Monday, November 29, 2010


The late cinematographer Conrad Hall (Butch Cassidy and the Sundance Kid, Road to Perdition, and more) once said, "Contrast is what makes photography interesting."

The word, "contrast," in its simplest definition, refers to things set in opposition in order to show or emphasize their differences.

Beyond differences in levels of brightness between the light and dark areas of a photo, there are other ways contrast can be depicted in the content of a photograph: colors, forms, and lines can be contrasted as can dissimilarities between entities or objects.

I'm not 100% sure which aspect of contrast Hall was specifically referring to-- Perhaps all of them? It's likely, given he was a cinematographer, he was mostly speaking about the differences between the light and dark areas of photographic images. It doesn't matter if the photographic images are motion pictures or still photographs. Contrast is contrast.

Sometimes, when there's less difference (contrast) between the light and dark areas of a photo, the image may appear overly gray and dull. (Generally, not a good thing.) Other times, reduced contrast, in the form of high-key lighting, can be visually effective and help send specific messages to viewers.

How light and dark areas of photos are contrasted appeals to the emotions of viewers. When high-key lighting is employed and the contrast is purposely reduced, much of the image's light values reside on the bright (or white) side of the exposure. As a result, the subjects are often perceived as having light, airy, or upbeat emotional values. In contrast, low-key lighting, where much of the image's light values reside on the dark (or black) side of the exposure, produces more immediately obvious differences between the light and dark areas of an image and are often perceived as being dramatic, shadowy, or mysterious.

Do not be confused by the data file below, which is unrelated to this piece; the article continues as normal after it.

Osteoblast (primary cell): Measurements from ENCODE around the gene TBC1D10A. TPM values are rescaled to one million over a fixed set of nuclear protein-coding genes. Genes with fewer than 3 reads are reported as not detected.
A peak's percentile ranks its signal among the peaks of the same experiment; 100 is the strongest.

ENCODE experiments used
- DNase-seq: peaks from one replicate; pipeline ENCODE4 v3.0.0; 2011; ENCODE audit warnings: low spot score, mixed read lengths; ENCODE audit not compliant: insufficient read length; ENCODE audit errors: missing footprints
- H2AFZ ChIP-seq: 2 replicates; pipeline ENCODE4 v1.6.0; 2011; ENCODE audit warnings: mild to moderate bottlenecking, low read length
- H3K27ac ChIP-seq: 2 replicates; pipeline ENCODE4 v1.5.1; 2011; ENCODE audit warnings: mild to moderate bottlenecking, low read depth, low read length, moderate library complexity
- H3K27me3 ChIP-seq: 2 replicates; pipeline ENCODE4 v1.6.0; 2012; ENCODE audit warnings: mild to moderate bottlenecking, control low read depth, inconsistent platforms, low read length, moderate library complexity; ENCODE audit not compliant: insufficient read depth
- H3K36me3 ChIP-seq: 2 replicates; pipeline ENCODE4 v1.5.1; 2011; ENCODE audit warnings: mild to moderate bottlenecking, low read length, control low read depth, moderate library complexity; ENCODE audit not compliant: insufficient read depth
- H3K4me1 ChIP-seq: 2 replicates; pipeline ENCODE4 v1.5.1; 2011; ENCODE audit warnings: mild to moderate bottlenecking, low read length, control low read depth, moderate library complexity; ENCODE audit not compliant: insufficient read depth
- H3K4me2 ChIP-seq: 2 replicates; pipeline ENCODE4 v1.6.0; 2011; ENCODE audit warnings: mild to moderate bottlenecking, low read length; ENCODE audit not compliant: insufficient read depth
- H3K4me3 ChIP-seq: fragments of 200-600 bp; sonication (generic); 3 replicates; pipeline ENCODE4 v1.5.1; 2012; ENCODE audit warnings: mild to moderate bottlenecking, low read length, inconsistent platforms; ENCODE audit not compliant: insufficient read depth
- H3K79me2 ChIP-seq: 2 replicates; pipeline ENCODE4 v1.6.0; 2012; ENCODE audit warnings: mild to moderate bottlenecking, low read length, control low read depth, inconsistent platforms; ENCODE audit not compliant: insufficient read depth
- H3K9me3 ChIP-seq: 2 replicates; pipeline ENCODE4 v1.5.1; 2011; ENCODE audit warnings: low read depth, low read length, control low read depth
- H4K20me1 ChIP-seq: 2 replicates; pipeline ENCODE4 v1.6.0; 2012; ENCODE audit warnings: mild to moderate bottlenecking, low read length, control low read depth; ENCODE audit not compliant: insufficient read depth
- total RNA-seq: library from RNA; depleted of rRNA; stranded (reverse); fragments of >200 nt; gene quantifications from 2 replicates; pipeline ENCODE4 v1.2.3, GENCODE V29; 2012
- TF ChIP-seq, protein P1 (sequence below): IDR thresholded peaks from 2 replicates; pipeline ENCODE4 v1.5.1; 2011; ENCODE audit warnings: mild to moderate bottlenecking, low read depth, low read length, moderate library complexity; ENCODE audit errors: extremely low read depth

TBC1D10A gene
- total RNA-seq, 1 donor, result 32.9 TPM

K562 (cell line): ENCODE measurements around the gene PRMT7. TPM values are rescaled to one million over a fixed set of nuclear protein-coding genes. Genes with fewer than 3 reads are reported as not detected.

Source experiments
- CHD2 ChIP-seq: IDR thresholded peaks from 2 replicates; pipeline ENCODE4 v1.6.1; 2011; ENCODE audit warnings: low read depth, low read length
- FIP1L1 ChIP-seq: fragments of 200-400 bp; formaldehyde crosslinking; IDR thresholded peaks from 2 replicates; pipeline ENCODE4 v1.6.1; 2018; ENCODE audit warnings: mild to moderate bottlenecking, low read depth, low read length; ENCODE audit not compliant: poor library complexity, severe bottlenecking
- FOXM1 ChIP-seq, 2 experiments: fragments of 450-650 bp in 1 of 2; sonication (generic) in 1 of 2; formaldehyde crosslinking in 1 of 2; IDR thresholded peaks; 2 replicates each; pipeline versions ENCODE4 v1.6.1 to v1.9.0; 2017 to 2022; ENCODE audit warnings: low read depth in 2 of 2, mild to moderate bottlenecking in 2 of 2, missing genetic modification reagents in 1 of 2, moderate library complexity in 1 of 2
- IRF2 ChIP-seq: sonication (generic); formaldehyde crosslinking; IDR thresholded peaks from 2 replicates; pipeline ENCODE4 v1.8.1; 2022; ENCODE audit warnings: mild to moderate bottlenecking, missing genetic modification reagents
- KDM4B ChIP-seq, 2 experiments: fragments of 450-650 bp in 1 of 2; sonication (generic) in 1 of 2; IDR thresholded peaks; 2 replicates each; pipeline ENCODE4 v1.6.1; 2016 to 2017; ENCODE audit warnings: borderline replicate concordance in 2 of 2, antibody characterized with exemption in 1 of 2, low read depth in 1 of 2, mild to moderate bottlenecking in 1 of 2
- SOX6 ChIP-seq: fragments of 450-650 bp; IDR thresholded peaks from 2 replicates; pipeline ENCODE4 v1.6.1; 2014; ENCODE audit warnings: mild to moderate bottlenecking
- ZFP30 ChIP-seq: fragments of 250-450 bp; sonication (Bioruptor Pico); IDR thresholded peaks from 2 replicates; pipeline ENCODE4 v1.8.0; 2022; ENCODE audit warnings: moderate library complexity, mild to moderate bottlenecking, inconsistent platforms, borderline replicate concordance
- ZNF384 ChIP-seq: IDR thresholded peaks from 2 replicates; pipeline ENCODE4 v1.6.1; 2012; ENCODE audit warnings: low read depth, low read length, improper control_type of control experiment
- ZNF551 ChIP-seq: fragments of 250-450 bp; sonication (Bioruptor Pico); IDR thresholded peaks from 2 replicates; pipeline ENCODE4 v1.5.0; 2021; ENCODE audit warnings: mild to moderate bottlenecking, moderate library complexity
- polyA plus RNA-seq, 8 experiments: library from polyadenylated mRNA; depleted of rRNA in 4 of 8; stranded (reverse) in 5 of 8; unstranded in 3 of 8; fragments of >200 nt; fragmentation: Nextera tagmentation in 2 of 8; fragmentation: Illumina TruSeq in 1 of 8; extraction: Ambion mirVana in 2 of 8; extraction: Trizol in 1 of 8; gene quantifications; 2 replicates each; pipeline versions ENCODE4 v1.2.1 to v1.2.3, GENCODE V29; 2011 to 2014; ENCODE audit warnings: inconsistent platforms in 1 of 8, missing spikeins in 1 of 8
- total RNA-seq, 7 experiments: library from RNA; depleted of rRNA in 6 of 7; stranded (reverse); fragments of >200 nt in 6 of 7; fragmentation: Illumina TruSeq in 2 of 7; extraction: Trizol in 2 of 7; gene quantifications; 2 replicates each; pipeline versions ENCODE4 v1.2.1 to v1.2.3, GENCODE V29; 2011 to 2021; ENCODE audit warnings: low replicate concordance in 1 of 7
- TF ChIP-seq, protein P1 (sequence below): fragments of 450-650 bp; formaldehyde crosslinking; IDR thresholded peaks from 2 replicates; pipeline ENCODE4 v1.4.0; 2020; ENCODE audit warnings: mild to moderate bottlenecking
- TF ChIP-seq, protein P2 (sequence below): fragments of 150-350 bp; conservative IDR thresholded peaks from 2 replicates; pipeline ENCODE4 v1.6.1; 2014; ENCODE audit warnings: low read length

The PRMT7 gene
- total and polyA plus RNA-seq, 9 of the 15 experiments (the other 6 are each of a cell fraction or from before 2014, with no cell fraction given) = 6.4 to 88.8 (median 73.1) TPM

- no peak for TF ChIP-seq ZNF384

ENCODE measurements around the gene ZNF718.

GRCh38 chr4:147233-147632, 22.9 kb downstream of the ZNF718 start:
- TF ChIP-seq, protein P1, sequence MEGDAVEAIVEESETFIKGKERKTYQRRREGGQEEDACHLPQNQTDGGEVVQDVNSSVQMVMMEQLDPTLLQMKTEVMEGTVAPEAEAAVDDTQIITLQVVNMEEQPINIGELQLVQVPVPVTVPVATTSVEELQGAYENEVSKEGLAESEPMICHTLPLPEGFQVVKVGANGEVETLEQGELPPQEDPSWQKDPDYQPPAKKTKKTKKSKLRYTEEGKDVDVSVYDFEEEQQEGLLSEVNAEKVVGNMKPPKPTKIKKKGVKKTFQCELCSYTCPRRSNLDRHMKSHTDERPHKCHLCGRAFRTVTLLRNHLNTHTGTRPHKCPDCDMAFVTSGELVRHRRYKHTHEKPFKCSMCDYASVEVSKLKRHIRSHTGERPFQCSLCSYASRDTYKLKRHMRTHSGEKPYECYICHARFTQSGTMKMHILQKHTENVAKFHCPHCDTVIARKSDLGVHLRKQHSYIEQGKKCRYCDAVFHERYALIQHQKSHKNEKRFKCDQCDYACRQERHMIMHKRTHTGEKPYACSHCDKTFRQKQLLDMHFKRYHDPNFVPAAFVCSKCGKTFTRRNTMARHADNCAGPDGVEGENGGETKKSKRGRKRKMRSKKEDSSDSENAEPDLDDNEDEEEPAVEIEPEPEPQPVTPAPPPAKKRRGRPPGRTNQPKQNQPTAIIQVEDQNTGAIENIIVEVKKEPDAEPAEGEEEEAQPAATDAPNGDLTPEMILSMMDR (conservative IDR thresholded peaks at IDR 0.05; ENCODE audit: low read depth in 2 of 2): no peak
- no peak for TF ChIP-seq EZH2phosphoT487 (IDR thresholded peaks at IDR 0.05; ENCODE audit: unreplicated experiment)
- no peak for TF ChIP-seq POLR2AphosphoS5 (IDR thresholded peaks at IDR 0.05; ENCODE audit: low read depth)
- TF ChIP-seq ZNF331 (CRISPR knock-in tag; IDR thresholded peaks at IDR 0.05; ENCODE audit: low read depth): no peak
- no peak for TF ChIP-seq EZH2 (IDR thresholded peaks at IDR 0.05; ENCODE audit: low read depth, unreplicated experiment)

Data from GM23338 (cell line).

Another element (or product) of contrast is focus. The areas of a photo where the contrast is most reduced results in those areas having, what appears to be, softer focus. Conversely, the greater the difference between light and dark in immediately adjoining areas of a photo, the sharper the focus appears. When you use Photoshop's sharpening tools, for instance, the focus isn't actually sharpened or increased. Instead, the contrast between adjoining light and dark pixels are increased. This provides the illusion the image is in sharper focus. With many genres of photography, illusion is as important as reality.

In glamour photography, illusion and fantasy are more important than reality. When you're pretty girl shooting, using contrast in various ways is another way to help you and your model create the fantasy.

The low-contrast, high-key, pretty girl at the top is Rebecca. I used a 5' Photoflex Octodome as a main light and let the large, overhead skylight, as well as the white walls, provide the rest of my exposure.


Lawrence said...

While I enjoy your banter and your articles, I would like to issue a challenge to you, mostly because it would be more helpful to me.

I am not sure the direction you want to take this blog, and if you want to include more technical information, but I would appreciate if along with the pretty girl photo, if you include a BTS (Behind The Scene) shot showing the light placements.

As photographers, we are visual creatures and while you try your best to explain the setup using prose, a picture paints a thousand words.

Maybe you can do it as a goal for 2011?

jimmyd said...

@Lawrence: In the past, I've sometimes shot BTS images to illustrate the lighting but I wasn't consistent in doing so. It's been more like "when I think to do it." Now, probably more so since I've began authoring ebooks and have other educational plans, I'm going to try to always remember to do so. Many of the BTS shots won't be exclusive to ebooks and some of the other things I have planned. I'll also show them right here, on the blog. Thanks for the suggestion and the reminder!